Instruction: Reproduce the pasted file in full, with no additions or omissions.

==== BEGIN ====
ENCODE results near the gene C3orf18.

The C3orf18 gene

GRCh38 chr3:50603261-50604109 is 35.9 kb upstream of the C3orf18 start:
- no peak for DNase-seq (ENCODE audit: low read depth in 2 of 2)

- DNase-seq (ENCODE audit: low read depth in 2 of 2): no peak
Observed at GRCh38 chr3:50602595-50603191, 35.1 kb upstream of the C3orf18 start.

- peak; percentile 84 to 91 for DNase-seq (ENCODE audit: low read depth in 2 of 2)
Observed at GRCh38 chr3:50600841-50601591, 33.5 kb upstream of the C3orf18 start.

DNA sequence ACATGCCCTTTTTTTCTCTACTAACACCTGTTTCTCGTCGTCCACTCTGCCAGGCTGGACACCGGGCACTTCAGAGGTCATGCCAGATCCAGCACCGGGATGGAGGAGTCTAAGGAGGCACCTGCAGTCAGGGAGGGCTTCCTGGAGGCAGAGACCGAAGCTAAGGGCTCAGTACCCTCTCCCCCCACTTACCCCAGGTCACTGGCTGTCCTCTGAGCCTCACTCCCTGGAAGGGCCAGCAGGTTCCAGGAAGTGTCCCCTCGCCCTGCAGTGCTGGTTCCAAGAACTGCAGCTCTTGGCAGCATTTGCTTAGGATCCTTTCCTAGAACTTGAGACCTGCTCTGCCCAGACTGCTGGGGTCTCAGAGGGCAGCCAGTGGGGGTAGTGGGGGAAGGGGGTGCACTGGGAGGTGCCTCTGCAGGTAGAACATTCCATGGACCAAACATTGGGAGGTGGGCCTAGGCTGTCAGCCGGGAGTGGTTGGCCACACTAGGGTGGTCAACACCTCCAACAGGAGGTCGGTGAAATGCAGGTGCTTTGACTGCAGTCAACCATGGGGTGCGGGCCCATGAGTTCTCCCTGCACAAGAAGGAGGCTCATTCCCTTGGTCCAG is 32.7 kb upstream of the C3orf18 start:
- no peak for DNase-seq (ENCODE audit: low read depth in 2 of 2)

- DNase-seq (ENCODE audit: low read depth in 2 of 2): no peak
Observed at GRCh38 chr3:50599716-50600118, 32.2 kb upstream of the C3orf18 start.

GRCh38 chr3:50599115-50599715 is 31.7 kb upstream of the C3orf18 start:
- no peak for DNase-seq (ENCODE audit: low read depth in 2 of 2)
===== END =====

ENCODE results near the gene C3orf18.

The C3orf18 gene

GRCh38 chr3:50603261-50604109 is 35.9 kb upstream of the C3orf18 start:
- no peak for DNase-seq (ENCODE audit: low read depth in 2 of 2)

- DNase-seq (ENCODE audit: low read depth in 2 of 2): no peak
Observed at GRCh38 chr3:50602595-50603191, 35.1 kb upstream of the C3orf18 start.

- peak; percentile 84 to 91 for DNase-seq (ENCODE audit: low read depth in 2 of 2)
Observed at GRCh38 chr3:50600841-50601591, 33.5 kb upstream of the C3orf18 start.

DNA sequence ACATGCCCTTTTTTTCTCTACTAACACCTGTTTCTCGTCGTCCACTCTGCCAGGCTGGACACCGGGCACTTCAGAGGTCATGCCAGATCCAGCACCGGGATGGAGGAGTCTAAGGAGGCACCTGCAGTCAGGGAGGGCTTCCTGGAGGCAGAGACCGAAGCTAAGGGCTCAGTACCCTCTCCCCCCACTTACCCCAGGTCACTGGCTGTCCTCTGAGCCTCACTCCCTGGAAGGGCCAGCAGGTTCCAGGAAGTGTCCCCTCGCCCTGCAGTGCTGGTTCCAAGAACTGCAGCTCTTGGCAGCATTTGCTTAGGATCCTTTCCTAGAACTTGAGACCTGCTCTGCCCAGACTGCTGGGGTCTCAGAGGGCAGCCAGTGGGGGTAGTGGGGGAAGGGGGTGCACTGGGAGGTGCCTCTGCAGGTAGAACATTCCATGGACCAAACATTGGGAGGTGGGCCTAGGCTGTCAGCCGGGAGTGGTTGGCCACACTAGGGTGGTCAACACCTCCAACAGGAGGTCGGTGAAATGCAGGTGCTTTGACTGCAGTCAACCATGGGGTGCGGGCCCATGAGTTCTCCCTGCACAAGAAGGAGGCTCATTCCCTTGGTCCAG is 32.7 kb upstream of the C3orf18 start:
- no peak for DNase-seq (ENCODE audit: low read depth in 2 of 2)

- DNase-seq (ENCODE audit: low read depth in 2 of 2): no peak
Observed at GRCh38 chr3:50599716-50600118, 32.2 kb upstream of the C3orf18 start.

GRCh38 chr3:50599115-50599715 is 31.7 kb upstream of the C3orf18 start:
- no peak for DNase-seq (ENCODE audit: low read depth in 2 of 2)